Making sense of how past events shape a person's story can take a lifetime or more. Japanese Canadian artist Norman Takeuchi's retrospective exhibition Shapes in Between takes on this endeavour. His abstract acrylic paintings at the Ottawa Art Gallery show the aftereffects of World War II on his Japanese Canadian community, family, and own identity.

Takeuchi's retrospective is significant to the historical reconciliation and ongoing cultural exchange between Japan and Canada, upholding the United Nations Sustainable Development Goal for Peace, Justice and Strong Institutions. The Embassy of Japan joined the Ottawa Art Gallery for the exhibition's opening ceremony earlier this year.

No one would have imagined this happening in 1941, when Japan's attack on Pearl Harbor caused Japanese Canadians to be abruptly viewed as "enemy aliens" under the War Measures Act. Takeuchi's family was among the 22,000 Japanese Canadians who were forced to give up their property and relocate to the British Columbia Interior. Although they were not in an internment camp, they still suffered through years of poverty and humiliation for being Japanese Canadian, according to author and adjunct professor Jim Burant.

It can be tough to take pride in one's heritage when it is also the root of feeling like an outsider, especially in a country that has always been known as home. The war greatly intensified the discrimination and isolation endured by the Japanese Canadian community during this period. It took decades until Takeuchi began to accept and incorporate such a complicated part of his identity into his works.

Annieville Dyke Revisited, 2012-2018, acrylic on canvas. Photo by Zier Zhou/Arts Help.

Annieville Dyke Revisited is one painting that features fishing boats at Annieville Dyke on the Fraser River. Around 1,200 of these Japanese Canadian-owned boats were seized and eventually sold by the Royal Canadian Navy in 1941. The landscape is also layered with odd shapes of navy blue. In an interview with Discover Nikkei, Takeuchi explains that his abstraction is "meant to amplify the historical events with the more intangible feelings of displacement, confusion, loss of identity, anger."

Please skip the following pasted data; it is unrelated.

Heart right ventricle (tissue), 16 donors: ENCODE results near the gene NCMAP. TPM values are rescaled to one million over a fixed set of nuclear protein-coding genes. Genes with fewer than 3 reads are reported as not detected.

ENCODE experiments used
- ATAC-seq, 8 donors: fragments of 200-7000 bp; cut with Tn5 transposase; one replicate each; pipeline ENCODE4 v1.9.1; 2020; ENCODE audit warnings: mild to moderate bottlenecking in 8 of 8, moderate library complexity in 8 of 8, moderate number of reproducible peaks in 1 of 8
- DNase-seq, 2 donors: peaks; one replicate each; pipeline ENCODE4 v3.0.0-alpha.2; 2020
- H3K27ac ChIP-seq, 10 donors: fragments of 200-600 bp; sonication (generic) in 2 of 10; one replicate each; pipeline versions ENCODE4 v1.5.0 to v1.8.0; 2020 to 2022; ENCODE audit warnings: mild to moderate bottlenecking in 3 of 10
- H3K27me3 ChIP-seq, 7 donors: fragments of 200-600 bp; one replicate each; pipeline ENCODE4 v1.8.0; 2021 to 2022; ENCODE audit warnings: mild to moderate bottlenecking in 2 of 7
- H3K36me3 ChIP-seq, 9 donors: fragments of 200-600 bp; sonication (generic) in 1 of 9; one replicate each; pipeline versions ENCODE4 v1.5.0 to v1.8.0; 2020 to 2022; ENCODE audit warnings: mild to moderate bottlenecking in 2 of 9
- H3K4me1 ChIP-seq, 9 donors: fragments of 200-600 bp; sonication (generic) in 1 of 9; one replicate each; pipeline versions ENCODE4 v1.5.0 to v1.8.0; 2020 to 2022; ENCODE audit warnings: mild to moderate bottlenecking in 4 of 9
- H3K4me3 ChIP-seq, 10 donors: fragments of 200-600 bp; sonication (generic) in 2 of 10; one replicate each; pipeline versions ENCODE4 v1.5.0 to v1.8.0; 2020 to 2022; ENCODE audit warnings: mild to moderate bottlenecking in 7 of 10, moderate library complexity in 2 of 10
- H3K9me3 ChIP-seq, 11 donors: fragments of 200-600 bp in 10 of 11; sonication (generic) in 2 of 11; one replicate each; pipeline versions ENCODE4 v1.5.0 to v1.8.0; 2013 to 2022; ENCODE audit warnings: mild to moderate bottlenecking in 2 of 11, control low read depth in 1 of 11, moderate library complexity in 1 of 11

Untitled (House and Clouds), 2022, acrylic on paper, diptych. Photo by Zier Zhou/Arts Help.

In addition to abstracts, many of Takeuchi's paintings are diptychs. This choice to break an image into two parts is symbolic of his split nature as a Japanese Canadian and the racial divide between these groups. Untitled (House and Clouds) is one striking example, with dark silhouettes and blood red contours that together signal a sense of alarm.

Kitsilano (Long Division Series), 2021, acrylic on canvas, diptych. Photo by Zier Zhou/Arts Help.

Sadness is impossible to separate from certain memories, yet Takeuchi manages to look back on his past from different angles and reflect on brighter days, as seen in Kitsilano. The diptych evokes idyllic ideas of the artist's home and neighbourhood in Vancouver. After his family's return in the 1950s, his parents re-established their businesses in gardening and dressmaking, while Takeuchi embarked on his career in the visual arts. According to Long Division curator Emily Putnam, Kitsilano and other works in this series prompt people to "move forward with hope despite the ongoing and systemic problems impacting the world."

Meeting Place, 2005, acrylic on canvas. Photo by Zier Zhou/Arts Help.

Art has not only allowed Takeuchi to make sense of his own past but learn more about Japanese culture, spanning thousands of years. Meeting Place is special because it marks Takeuchi's first use of Japanese art historical motifs like the kimono, the national dress of Japan. Moreover, he integrates his characteristic abstract forms with traditional woodblock images. In an artist statement for Studio22 Fine Art, Takeuchi describes this integration as "an indication perhaps of a coming-to-terms with my ethnicity and even a celebration of my Japanese heritage."

Art is essential to a more human understanding of history, which cannot be fully captured in black-and-white photographs and faded memories. Takeuchi's Shapes in Between brings colour and much-needed nuance to the Japanese Canadian experience. Many of those who learn about it or even live through it may not view this past with forgiving eyes, but Takeuchi's abstracts invite people to try, under a different light.

His works are the kinds of works that leave audiences standing a little longer than intended. At first glance, the bold colours, abstract shapes, and characteristic motifs may be disorienting — but on second thought, the combination makes sense. Altogether, Takeuchi's retrospective reminds viewers that whether it is one person between two cultures or two countries once at war, moving forward requires making peace with the past.

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